Volume 4 Supplement 1

## Genetic Analysis Workshop 13: Analysis of Longitudinal Family Data for Complex Diseases and Related Risk Factors

# Multivariate sib-pair linkage analysis of longitudinal phenotypes by three step-wise analysis approaches

- Zheng Guo
^{1, 2}, - Xia Li
^{1, 2}, - Shaoqi Rao
^{3, 4}Email author, - Kathy L Moser
^{5}, - Tianwen Zhang
^{1}, - Binsheng Gong
^{2}, - Gongqing Shen
^{3, 4}, - Lin Li
^{3, 4}, - Ruth Cannata
^{3, 4}, - Erich Zirzow
^{3, 4}, - Eric J Topol
^{3, 4}and - Qing Wang
^{3, 4}Email author

**4(Suppl 1)**:S68

https://doi.org/10.1186/1471-2156-4-S1-S68

© Guo et al; licensee BioMed Central Ltd 2003

**Published: **31 December 2003

## Abstract

### Background

Current statistical methods for sib-pair linkage analysis of complex diseases include linear models, generalized linear models, and novel data mining techniques. The purpose of this study was to further investigate the utility and properties of a novel pattern recognition technique (step-wise discriminant analysis) using the chromosome 10 linkage data from the Framingham Heart Study and by comparing it with step-wise logistic regression and linear regression.

### Results

The three step-wise approaches were compared in terms of statistical significance and gene localization. Step-wise discriminant linkage analysis approach performed best; next was step-wise logistic regression; and step-wise linear regression was the least efficient because it ignored the categorical nature of disease phenotypes. Nevertheless, all three methods successfully identified the previously reported chromosomal region linked to human hypertension, marker GATA64A09. We also explored the possibility of using the discriminant analysis to detect gene × gene and gene × environment interactions. There was evidence to suggest the existence of gene × environment interactions between markers GATA64A09 or GATA115E01 and hypertension treatment and gene × gene interactions between markers GATA64A09 and GATA115E01. Finally, we answered the theoretical question "Is a trichotomous phenotype more efficient than a binary?" Unlike logistic regression, discriminant sib-pair linkage analysis might have more power to detect linkage to a binary phenotype than a trichotomous one.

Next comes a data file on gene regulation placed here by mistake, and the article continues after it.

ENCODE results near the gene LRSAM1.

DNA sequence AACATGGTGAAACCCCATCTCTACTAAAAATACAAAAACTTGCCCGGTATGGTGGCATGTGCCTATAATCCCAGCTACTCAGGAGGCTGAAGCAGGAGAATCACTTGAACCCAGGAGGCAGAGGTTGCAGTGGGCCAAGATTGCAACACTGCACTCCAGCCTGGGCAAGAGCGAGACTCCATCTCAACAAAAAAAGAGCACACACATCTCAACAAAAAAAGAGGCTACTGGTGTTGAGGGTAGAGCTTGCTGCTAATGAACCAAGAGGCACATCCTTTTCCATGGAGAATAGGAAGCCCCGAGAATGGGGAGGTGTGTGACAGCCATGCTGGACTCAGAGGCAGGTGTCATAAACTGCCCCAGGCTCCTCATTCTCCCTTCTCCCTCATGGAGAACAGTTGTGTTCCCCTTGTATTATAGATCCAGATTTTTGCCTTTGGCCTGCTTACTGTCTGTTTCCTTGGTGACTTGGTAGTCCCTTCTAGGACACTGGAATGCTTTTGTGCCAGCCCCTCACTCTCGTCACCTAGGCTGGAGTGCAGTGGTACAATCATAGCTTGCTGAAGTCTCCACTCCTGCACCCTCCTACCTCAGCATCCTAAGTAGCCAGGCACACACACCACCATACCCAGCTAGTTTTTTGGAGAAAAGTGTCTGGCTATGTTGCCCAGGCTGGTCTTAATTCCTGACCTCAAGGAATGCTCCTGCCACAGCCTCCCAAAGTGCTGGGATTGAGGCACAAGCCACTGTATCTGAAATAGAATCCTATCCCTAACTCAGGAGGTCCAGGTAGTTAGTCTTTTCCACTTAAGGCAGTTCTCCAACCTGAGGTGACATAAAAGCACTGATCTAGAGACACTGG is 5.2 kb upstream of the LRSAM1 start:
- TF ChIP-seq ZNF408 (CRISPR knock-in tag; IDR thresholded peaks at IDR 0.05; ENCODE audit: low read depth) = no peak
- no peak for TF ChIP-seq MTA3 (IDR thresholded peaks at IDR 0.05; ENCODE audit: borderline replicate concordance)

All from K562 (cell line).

### Conclusion

We confirmed our previous speculation that step-wise discriminant analysis is useful for genetic mapping of complex diseases. This analysis also supported the possibility of the pattern recognition technique for investigating gene × gene or gene × environment interactions.

## Background